Wise words from a Doctor of the Church in praise of pastors you never hear about.

Small-Country-ChurchAs Dr. Gard wrote this while serving as a military chaplain deployed oversees, let us all remember to pray for our Sailors, Soldiers, Airmen, Marines and Coast Guardsmen who serve and God uses to provide for week after week of relative peace and quietness in our country.

Dr. Daniel Gard, one of the professors at Concordia Theological Seminary, Fort Wayne, Indiana currently deployed as a Naval Chaplain at Guantanamo Bay, Cuba wrote:

I posted this on an on-line forum today in response to a pastor who laments what he perceives as less pastoral presence in the community than he himself has in his. I post it here to say thank you to the pastors who are the hands and feet and voice of the Babe of Bethlehem in places nobody seems to know even exist.

“Pastor X is a pastor in a large urban area that has seen more than its share of mass tragedy from 9/11 to Hurricane Sandy to the day to day, less publicized acts of violence and social conflict, poverty and a host of other ills. He and other pastors have been there to bring Christ to those who are suffering.

Pastors in Anytown, USA are also there with those who suffer whether those people are members of the parish or not. The national press pays no attention to the routine events of smaller towns and rarely are they the scene of the same mass tragedy that New York has suffered. But to the people affected the pain and suffering is their whole world at the time. And our pastors are there. If an event such as 9/11 happened in some small town in the Midwest, the local LCMS pastor would be there just as certainly as NYC pastors were there 11 years ago.

But just about everything a pastor does is under the radar. A parish pastor, for example, may bring the Altar to a member in a nursing home. While there, he will probably engage other residents and speak of God’s love to them. He will be in the homes of people and minister to them, their families and friends when tragedy strikes. He will attend a high school football game and sit next to the local town drunk, atheist or someone else. He will do these things and a thousand others. But no one will know outside of his parish.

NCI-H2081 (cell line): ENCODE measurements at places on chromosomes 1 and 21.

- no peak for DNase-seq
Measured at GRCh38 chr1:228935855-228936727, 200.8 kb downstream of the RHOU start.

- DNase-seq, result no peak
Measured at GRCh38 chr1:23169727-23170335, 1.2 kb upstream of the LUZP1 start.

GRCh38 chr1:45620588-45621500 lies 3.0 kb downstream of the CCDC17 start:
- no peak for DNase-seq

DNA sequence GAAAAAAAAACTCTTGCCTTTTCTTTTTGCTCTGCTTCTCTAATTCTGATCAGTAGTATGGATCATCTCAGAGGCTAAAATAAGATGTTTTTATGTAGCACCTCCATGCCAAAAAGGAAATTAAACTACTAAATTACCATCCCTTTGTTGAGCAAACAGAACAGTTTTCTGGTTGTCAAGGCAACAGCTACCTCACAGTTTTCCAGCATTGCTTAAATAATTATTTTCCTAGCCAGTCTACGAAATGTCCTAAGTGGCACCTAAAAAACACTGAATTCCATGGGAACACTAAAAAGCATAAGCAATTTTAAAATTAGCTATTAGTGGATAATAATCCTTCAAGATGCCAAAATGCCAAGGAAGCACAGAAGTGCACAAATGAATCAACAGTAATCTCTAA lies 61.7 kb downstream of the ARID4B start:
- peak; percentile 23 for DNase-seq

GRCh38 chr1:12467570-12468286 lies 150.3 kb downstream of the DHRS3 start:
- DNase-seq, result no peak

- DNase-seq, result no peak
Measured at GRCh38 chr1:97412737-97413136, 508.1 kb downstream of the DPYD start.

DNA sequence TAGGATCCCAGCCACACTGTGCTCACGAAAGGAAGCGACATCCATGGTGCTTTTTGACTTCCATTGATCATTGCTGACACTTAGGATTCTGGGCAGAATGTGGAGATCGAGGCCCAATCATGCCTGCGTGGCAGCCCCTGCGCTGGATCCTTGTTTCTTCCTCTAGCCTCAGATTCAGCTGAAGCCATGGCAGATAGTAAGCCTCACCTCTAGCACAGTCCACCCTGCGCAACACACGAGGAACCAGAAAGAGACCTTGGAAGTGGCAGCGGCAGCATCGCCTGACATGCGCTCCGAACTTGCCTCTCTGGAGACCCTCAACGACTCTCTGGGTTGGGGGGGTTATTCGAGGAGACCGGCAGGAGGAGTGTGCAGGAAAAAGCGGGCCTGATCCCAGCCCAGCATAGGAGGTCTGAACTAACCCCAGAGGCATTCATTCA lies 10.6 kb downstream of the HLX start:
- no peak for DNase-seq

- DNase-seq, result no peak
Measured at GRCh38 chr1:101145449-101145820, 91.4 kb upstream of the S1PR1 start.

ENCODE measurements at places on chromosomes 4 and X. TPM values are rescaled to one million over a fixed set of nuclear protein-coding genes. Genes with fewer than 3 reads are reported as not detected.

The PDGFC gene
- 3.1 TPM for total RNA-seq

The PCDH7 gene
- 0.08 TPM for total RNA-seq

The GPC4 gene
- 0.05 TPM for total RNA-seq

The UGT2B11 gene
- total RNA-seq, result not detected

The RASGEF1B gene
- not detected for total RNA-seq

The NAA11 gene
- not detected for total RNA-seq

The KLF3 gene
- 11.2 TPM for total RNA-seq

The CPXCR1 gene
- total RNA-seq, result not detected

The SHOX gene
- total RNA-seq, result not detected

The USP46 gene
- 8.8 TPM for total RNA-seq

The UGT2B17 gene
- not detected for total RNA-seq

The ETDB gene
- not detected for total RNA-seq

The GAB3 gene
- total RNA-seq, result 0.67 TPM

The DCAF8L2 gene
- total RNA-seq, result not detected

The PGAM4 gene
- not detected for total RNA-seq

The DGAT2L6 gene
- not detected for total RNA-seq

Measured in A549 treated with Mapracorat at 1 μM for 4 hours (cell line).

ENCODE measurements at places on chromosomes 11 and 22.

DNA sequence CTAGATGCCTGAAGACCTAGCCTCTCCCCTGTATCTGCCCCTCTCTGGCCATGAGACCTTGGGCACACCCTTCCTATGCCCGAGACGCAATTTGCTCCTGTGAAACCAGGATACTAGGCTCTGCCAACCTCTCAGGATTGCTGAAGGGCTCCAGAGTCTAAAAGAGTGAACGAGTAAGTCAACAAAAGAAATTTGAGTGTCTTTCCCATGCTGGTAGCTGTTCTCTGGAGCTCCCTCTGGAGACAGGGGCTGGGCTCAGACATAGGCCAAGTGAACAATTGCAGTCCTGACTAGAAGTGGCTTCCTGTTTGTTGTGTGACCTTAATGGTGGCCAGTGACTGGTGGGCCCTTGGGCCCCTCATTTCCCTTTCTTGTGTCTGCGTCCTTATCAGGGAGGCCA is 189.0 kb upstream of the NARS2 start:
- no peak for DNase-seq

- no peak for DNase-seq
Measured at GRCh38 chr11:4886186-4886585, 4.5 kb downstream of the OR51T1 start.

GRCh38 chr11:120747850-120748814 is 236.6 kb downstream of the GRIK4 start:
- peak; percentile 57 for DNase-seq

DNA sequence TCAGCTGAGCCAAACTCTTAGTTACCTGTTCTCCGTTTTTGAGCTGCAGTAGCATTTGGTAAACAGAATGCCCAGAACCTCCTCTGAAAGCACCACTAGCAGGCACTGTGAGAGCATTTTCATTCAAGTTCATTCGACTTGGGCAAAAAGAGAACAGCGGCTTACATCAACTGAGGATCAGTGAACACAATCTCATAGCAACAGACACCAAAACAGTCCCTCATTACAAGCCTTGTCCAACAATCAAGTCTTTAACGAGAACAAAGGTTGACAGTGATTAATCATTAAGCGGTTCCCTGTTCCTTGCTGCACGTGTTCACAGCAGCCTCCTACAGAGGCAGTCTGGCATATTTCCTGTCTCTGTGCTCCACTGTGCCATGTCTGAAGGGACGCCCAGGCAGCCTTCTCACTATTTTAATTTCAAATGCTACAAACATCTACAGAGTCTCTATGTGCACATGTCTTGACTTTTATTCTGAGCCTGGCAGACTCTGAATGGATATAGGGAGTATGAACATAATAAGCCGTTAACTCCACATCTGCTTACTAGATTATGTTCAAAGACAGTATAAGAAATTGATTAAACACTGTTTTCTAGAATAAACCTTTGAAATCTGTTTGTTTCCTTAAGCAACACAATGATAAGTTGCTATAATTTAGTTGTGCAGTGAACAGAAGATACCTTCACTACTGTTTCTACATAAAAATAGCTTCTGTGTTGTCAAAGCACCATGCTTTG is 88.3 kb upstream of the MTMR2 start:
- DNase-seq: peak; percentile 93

With all due respect to DPs, they do not and cannot know what goes on daily in the ministry of every pastor in the district. To be sure, there are pastors who lock themselves away – but these are not the norm. They are the exceptions. Unfortunately, they often become the focal point of attention by the DP as the inevitable problems arise in their parish because they have isolated themselves. What does not draw attention is the simple, humble, dedicated work of the vast majority of parish pastors who serve in small and unnoticed congregations throughout the Synod. They seek no publicity and their names are not known outside of the places they serve. They will never be mentioned in a history book, even in a simple footnote. They seek no other honor than to someday hear the Savior say, ‘Well done good and and faithful servant.’These men are my heroes and I am humbled by the privilege of knowing them.”

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